Allie Crewe is one of the winners of Portrait of Britain 2019 with her entry, ‘Grace’ - a trans woman and medical student.
Now in its fourth year, the competition is organised by the prestigious British Journal of Photography and JCDecaux and explores the diversity of people living in Britain and the way their narratives reflect its widely unstable political and social landscapes. In 2018 there were 13,000 entries making it the largest contemporary portrait exhibition ever held, taking a national gallery of portraits out to people on the screens of JCDecaux all over the country.
“It’s really humbling to win this prestigious competition so early in my career,” says Allie. “I first met Grace when I was working on my You Brought Your Own Light portrait series and I knew immediately that I had to photograph her. Grace looks so beautiful and empowered; she has a disarming gaze that reveals understanding and compassion, and tells of adversities overcome. For this portrait of a trans woman subject to have been shortlisted in a competition that is committed to celebrating diversity and the changing face of Britain is truly wonderful.”
In the summer of 2018, Allie announced her first solo exhibition of photographic portraits, sponsored by Sparkle (the national transgender charity). The nine-week exhibition at Manchester Central Library, entitled You Brought Your Own Light, was a celebration of Allie's groundbreaking and evocative work with transgender subjects.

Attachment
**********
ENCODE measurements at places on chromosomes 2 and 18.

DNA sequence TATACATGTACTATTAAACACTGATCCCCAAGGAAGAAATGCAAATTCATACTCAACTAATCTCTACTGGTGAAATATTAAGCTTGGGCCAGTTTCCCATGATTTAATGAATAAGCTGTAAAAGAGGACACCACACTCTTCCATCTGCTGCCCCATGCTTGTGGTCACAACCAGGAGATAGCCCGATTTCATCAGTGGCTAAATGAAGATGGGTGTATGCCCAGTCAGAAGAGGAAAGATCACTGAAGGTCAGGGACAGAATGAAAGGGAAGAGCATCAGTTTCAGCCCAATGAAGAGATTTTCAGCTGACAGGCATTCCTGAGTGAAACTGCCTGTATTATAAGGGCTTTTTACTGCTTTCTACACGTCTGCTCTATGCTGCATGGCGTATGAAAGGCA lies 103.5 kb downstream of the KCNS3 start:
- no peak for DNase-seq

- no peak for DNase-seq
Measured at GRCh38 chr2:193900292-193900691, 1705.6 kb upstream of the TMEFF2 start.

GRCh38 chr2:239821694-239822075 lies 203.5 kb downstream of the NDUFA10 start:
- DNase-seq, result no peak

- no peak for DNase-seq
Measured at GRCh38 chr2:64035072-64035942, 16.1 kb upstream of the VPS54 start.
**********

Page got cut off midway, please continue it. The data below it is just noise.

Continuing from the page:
Having previously exhibited at the Getty Gallery and Lloyds of London. Allie’s portraits have met with critical acclaim. Described as "Highly rated, sincere, poignant and classical..." by Magnum, and as "...a terrific body of work filled with heart and empathy" by LensCulture, her work was previously shortlisted for Portrait of Britain 2017.
Her photographic portraiture recognises that there is nothing linear, defined or straightforward about femininity, or what it means to be a woman, in the 21st century. Sex and gender are not limited to the monolithic paradigm of genetics; they are informed by something intangible, and it this essence of the female paradox that makes Allie's work as relevant as it is important and which sets her apart from others in her field. Her work is characterised by a disarming authenticity evoked by the value she places in the individual, their story, and the moment.
Allie's work and sensitivity is informed by her own abusive childhood which stifled her creativity and power of expression. Overcoming these events and rebuilding her life has given her a unique insight that enables her to convey powerfully honest photographic narratives of subjects who have transformed; rediscovering themselves after battling adversity. Her insistence that her work should remain authentic, creative and kind in order to capture the truth about her subjects was the inspiration for the title of her exhibition.
The initial 12 portraits now number 26 and she is still working on the transgender series, a portrait commission for the NHS, and is the artist in residence for an LBGTQ parents group (Proud2bParents) who wish to challenge the stereotypes regarding same-sex and diverse parenting.